The Cradle of Cruising Creativity?
Italy proved to be the cruise shipping powerhouse of 2000, delivering a plethora of technically advanced, style-leading ships. While that lead will be surely challenged in 2001 and beyond, particularly by France's Chantiers de 1' Atlantique which has garnered the lion's share of recent new contracts, there is little doubt that the cruise industry still calls Italy home.
Ocean Princess — fourth of a series of 77,000 GT vessels was delivered by Fincantieri Monfalcone Shipyard to P&O-Princess Cruises on January 29, 2000. Ocean Princess, which is the seventh ship built at Monfalcone for P&O-Princess Cruises, features engines supplied by Wartsiila NSD Italia. Propulsion and power generation are provided by a dieselelectric power plant with six Sulzer engines — overall power of 46 MW.
Carnival Victory, which debuted August 18, is the third "Destiny-class" vessel and the 15th "Fun Ship" in Carnival's fleet. Measuring 893 ft.
(272.1 m), the $440 million ship features 13 passenger decks, 18 bars and lounges, and 1,379 staterooms — 62 percent of which offer an ocean view or private balcony. Registered in Panama, the vessel, which was constructed at Fincantieri's Monfalcone yard, can move at a speed of 22.5 knots. Carnival Victory began a year-round program of seven-day eastern and western Caribbean voyages from its homeport in Miami on October 15, 2000. Eastern Caribbean cruises visit San Juan, St. Croix and St. Thomas, while the western route features Playa del Carmen/Cozumel, Grand Cayman and Ocho Rios. Beginning June 2, 2001, Carnival will reposition Victory's homeport to New York.
Silver Shadow, the newest member of the Silversea fleet debuted in September 2000, following final outfitting at the T. Mariotti Shipyard in Genoa. The ship was given the go-ahead during the last week of August following successful testing for speed and agility in the waters off the Italian coast. Silver Shadow surpassed her expected speed by surpassing 21 knots and proved to be very stable during stabilizer and turn testing. According to director of Marine and Safety, Stefano Pinna, the ship's performance in the turning circles test was one of the best he had ever seen.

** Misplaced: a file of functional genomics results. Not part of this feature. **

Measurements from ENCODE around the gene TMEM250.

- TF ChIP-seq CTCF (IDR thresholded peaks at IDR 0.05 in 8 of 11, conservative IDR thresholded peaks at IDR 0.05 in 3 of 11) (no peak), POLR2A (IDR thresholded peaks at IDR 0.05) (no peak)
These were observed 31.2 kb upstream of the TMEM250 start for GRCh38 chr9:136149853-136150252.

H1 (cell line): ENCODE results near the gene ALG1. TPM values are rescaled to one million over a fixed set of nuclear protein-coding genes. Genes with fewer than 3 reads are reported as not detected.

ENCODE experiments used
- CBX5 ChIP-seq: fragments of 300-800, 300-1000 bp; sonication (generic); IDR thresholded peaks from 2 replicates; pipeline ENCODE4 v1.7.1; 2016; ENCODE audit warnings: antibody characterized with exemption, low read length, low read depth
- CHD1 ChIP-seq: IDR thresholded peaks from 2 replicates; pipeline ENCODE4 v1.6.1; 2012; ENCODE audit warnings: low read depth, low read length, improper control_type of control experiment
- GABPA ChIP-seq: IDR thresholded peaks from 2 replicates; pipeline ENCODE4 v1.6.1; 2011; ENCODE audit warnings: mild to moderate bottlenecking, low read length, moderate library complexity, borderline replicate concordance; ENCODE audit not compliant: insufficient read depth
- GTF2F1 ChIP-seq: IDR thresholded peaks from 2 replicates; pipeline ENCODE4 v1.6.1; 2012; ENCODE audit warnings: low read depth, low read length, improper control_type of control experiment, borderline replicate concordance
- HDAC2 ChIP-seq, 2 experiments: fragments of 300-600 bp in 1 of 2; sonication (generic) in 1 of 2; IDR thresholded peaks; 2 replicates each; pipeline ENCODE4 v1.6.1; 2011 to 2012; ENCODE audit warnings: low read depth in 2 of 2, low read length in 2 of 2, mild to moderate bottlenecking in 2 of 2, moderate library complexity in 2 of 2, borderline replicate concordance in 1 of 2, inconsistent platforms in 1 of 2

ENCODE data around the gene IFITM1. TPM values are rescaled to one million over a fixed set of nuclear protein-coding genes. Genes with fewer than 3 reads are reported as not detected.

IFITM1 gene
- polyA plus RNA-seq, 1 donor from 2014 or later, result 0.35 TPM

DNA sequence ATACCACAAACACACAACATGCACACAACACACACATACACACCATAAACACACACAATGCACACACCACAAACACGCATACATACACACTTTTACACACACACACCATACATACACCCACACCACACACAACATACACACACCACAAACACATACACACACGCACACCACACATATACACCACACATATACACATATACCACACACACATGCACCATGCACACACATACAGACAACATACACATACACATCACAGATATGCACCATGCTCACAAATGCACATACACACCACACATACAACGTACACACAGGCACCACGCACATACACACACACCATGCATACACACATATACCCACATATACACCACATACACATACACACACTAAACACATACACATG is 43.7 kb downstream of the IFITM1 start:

"The ship can make a full turn even at tull speed, and within a small area," said Pinna. "We were also impressed by how easily it made sharp turns, as well as its excellent speed and stability overall." Designed by Petter Yran and Bjorn Storbraaten Architects of Oslo, Silver Shadow showed great capabilities for acceleration and performed well in "crash stop" testing — going from full speed to a dead stop within 1,640 ft. (500 m) — with very little vibration through the ship. At 28,258 gt and accommodating only 382 passengers. Silver Shadow and sistership Silver Whisper, set to debut in July 2001, are the smallest ultra-luxury ships currently under construction. Silver Shadow commenced its maiden voyage from the Mediterranean from Civitavecchia on September 15, 2000 following its naming ceremony.
Built by Fincantieri's Venice-Marghera yard for Holland America Line, Zaandam measures 781 x 115 ft.
(238 x 35 m), has a gt of 61,000 tons and can reach a speed of 23 knots. Maximum height from the waterline is 157 ft. (48 m) and there are 720 cabins on board. The vessel was designed to guarantee its 1,824 passengers maximum comfort and can accommodate up to 647 crewmembers. The seventh vessel built by Fincantieri for Holland America, Zaandam is a sister ship of the Volendam, which has been in operation since November 1999 and was the first in a new fleet of liners. This unique generation of ships is the result of a long-standing collaboration between Fincantieri and the Shipowner. The vessel constitutes a blend of the most advanced design and construction systems with select interior furniture and fittings.
On September 30, 2000 Fincantieri's Marghera Yard delivered the 781 x 157 ft. (238 x 48 m), 60,000 gt cruise ship Amsterdam to Holland America Line. The eighth cruise ship built for the company, Amsterdam can hold 1,380 passengers and is the premiere Holland America ship to boast an Azipod propulsion system — providing the ship with an operational speed of 22.5 knots — plus greater maneuverability and operating efficiencies.
Following its naming ceremony, which took place on October 30, 2000, Amsterdam departed on a 10-day maiden voyage through the Panama Canal.
Other stories from February 2001 issue
- Plug & Play page: 36B
- Uniservice: Innovative Product Keeps Cruise Ships Running page: 36C
- Transas Expands Capabilities page: 36G
- Kvaerner Conducts Sea Trials; Docks Out New Cruise Vessels page: 36A
- Drew Offers Electronic Steam System Monitoring page: 36H
- Crystal Cruises Signs Contract For New Ship page: 5
- Mediterranean Shipping Orders New Cruise Ship page: 5
- Two-Stroke Milestones page: 8
- Dear President Bush... Reasons for More Title XI Funding page: 11
- Real Time, On-line Credit Services Offered page: 14
- Major Ocean Carriers Partner To Launch E-Commerce Solution page: 15
- San Francisco Bay Area Company Leads in NOX Reduction page: 16
- Alabama Shipyard Signs Another Tug/Barge Contract page: 17
- Bollinger To Construct Supply Boat Trio page: 19
- Curacao Carves A Cruise Niche page: 20
- U.S. Lines' MS Patriot Challenges Cascade General page: 21
- Royal Caribbean Stock Downgraded page: 25
- ! Safe Haven1 Debate Could Have Resounding Effects page: 27
- ABS Under Fire, Fights Back page: 29
- Queen Mary 2: Cunard's Answer to Royalty on the Seas page: 30
- Kaparis Defines Safety on Cruise Ships page: 32
- The Dickinson Way page: 34
- Oceancell by GEOLINK: The First GSM Solution Via Satellite Aboard Ships page: 40
- Heroes on the High Seas page: 43
- MAVCO Onboard Explorer Of The Seas page: 49
- New Cat-Powered Tugboat Ordered As Gdansk Gears Up For Port Growth page: 58
- ARCOMS Appoints President For Subsidiary page: 61
- Grat Cruise Ships of 2000 page: 71
- The Cradle of Cruising Creativity? page: 72